Two other recent cases of scientists making appeals to consensus come to mind. In my July 2015 “Behavior & Belief” column, I argued that Lumosity and similar brain training programs were scams. I based my assessment, in part, on a 2014 consensus statement signed by seventy neuroscientists and memory researchers that found the claims of the brain training industry to be unjustified.

Similarly, in arguments about climate change, scientists frequently cite the overwhelming consensus among climate change scientists that global warming is real and caused by human activity. For example, in a recent climate change debate (see video below) physicist Brian Cox made an appeal to scientific consensus, and the Australian climate change denier Malcolm Roberts, a member of the far-right One Nation Party, attacked Cox for citing consensus rather than data. Fortunately, Cox brought a temperature trend graph and other evidence in further support of his viewpoint, whereas Roberts could only defend his position with vague conspiracy theories about NASA and other scientific groups “manipulating” the data.



Physicist Brian Cox debates climate change denier Malcolm Roberts.

As Malcolm Roberts was trying to suggest, consensus alone is not evidence. There was a time when, according to the prevailing scientific consensus, the Earth—not the sun—was at the center of our planetary system, and it took a long time for geocentricism to be tossed aside. Appeals to consensus and authority should always be suspect. At the same time, we cannot all be experts. In the contemporary world, citizens must confront many important issues without having the necessary skills to judge the evidence. As a result, we are often forced to rely on authorities. Furthermore, if the experts have reached a level of agreement, knowing that they agree can sometimes be a useful bit of information.

Consensus is not a given. Often well-intentioned investigators working with shared sets of data fail to agree. Problems remain unsolved, and scientists retreat to their corners in support of conflicting pet theories. This is common and to be expected. Eventually, future advances in technology or theory may make additional progress possible, but until then disagreements and incomplete answers are the normal state of affairs. So, when scientists are able to converge on a shared understanding, consensus can add a little weight to that view.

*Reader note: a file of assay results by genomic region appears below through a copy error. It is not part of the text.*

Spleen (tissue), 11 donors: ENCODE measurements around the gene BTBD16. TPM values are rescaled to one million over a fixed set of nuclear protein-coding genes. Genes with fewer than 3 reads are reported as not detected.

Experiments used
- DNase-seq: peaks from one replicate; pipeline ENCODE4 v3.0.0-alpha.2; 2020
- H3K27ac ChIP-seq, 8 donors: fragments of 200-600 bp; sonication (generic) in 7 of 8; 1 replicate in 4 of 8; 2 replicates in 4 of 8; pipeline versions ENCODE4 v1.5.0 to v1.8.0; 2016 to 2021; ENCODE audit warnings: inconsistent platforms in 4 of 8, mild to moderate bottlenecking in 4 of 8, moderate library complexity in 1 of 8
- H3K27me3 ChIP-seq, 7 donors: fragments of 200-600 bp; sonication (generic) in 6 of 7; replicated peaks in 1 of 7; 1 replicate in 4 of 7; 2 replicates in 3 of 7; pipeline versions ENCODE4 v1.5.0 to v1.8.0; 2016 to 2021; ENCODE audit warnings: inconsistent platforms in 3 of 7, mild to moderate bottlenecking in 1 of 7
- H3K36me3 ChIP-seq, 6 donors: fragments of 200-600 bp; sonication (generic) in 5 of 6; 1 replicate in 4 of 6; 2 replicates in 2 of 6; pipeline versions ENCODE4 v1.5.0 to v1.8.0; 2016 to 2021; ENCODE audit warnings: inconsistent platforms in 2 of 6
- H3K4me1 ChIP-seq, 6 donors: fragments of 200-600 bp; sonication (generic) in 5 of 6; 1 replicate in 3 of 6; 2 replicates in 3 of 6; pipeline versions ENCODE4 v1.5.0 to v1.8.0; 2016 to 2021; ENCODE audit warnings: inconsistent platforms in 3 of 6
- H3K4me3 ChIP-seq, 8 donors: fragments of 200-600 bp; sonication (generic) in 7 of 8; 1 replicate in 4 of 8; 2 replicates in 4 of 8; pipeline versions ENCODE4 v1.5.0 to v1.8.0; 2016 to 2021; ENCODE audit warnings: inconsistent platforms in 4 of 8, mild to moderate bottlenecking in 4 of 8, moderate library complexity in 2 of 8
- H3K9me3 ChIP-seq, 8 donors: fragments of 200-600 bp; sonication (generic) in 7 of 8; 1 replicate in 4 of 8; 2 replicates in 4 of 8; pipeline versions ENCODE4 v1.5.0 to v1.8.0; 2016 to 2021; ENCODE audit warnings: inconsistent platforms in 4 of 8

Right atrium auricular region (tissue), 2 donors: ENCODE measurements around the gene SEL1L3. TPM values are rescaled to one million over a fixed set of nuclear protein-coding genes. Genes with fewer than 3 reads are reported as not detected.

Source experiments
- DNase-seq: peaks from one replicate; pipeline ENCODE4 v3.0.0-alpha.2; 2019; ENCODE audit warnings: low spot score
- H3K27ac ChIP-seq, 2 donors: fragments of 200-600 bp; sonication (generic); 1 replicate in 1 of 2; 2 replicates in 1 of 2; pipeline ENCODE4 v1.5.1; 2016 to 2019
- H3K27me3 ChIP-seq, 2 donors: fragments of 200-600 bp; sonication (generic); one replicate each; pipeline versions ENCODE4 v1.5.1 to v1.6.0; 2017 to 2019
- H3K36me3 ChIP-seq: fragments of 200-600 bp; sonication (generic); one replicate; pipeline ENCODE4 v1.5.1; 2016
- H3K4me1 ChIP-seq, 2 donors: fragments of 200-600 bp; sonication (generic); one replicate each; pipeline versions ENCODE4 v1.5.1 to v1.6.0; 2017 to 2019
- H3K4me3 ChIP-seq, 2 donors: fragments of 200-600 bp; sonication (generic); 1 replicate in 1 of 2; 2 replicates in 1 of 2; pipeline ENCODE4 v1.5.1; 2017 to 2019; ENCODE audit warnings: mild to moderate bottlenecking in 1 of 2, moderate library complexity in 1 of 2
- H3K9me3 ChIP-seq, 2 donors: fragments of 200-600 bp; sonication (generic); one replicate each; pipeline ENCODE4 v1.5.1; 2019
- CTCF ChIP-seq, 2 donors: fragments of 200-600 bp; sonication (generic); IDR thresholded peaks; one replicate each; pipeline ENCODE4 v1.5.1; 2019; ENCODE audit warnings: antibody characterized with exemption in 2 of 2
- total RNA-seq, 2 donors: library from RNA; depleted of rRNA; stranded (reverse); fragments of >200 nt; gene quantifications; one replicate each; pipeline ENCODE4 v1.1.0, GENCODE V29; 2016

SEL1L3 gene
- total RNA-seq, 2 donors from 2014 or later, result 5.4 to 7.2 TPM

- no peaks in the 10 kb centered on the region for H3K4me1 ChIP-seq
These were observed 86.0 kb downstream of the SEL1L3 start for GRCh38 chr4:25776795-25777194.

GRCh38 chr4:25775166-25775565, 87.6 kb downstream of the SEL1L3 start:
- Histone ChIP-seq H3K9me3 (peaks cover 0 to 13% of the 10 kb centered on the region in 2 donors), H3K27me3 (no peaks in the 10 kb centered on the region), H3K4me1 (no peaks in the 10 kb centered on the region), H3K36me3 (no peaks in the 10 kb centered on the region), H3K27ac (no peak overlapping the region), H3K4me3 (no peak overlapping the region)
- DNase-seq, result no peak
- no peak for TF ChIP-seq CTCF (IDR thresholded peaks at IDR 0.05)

But how should regular folks know when—and when not—to accept a consensus viewpoint? To help decide, it is useful to ask, “What is the basis of the claim?” In the strongest cases, we have the word of scientists who have worked directly with the relevant evidence. For example, the consensus in climate change comes from researchers who work directly with climate data. Similarly, the brain training consensus statement was written by seventy scientists who routinely conduct and evaluate research on memory and learning. So, in these cases, the presence of a consensus seems noteworthy. It is not a guarantee that the dominant paradigm is correct, but it adds weight to the claim.

Unfortunately, the apparent consensus produced by the two hundred signatures on the MIT website in support of Professor Corkin is something else entirely. It is unlikely the signers had direct experience with the relevant evidence.  

Professor Suzanne Corkin. (Source: NPR.)

The Questions Raised

In the August 9 letter, Professor DiCarlo highlighted and responded to the three “allegations” above. According to DiCarlo, two of Professor Corkin’s department colleagues at MIT had investigated the matter and their report “rebutted each claim” made by Dittrich in the Times Magazine article. Unfortunately, that appears to be far from clear.

In response to the August 9 letter, Dittrich published a piece on Medium addressing each of the objections raised by the MIT evaluation. In defense of his claim that Corkin destroyed some of H.M.’s data, Dittrich posted an audio file of his interview with Corkin in which she can be heard saying that she had already shredded data and planned to shred more. This means that either Corkin did what she said and destroyed data, or she lied (or perhaps misspoke) to Dittrich.

In a subsequent piece posted on the MIT website (that’s number three, if you are counting) on August 20, Professor DiCarlo further defended Corkin, arguing: (1) that an internal investigation had discovered that no files were destroyed, (2) that there was nothing wrong with the assignment of Thomas Mooney as Henry’s conservator, and (3) that any dispute over publication and the newly discovered lesion was overblown.

Weighing the Evidence